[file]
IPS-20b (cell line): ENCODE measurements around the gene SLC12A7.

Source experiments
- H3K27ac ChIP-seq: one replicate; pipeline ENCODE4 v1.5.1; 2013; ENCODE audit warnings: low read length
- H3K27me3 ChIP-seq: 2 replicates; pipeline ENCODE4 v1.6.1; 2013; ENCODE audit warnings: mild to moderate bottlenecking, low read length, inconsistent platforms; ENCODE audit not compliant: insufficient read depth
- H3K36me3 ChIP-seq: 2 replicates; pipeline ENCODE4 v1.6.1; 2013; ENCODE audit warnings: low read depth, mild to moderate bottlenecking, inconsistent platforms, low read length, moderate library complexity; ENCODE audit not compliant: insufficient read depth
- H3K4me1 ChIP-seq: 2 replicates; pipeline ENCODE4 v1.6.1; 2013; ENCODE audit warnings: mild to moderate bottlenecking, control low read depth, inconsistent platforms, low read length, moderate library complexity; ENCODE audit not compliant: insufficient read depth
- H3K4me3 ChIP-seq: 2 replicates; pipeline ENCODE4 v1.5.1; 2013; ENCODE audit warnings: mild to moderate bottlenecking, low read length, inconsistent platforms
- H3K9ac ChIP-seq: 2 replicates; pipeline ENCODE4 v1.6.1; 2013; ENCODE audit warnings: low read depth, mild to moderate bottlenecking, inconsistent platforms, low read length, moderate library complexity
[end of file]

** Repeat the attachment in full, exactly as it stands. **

IPS-20b (cell line): ENCODE measurements around the gene SLC12A7.

Source experiments
- H3K27ac ChIP-seq: one replicate; pipeline ENCODE4 v1.5.1; 2013; ENCODE audit warnings: low read length
- H3K27me3 ChIP-seq: 2 replicates; pipeline ENCODE4 v1.6.1; 2013; ENCODE audit warnings: mild to moderate bottlenecking, low read length, inconsistent platforms; ENCODE audit not compliant: insufficient read depth
- H3K36me3 ChIP-seq: 2 replicates; pipeline ENCODE4 v1.6.1; 2013; ENCODE audit warnings: low read depth, mild to moderate bottlenecking, inconsistent platforms, low read length, moderate library complexity; ENCODE audit not compliant: insufficient read depth
- H3K4me1 ChIP-seq: 2 replicates; pipeline ENCODE4 v1.6.1; 2013; ENCODE audit warnings: mild to moderate bottlenecking, control low read depth, inconsistent platforms, low read length, moderate library complexity; ENCODE audit not compliant: insufficient read depth
- H3K4me3 ChIP-seq: 2 replicates; pipeline ENCODE4 v1.5.1; 2013; ENCODE audit warnings: mild to moderate bottlenecking, low read length, inconsistent platforms
- H3K9ac ChIP-seq: 2 replicates; pipeline ENCODE4 v1.6.1; 2013; ENCODE audit warnings: low read depth, mild to moderate bottlenecking, inconsistent platforms, low read length, moderate library complexity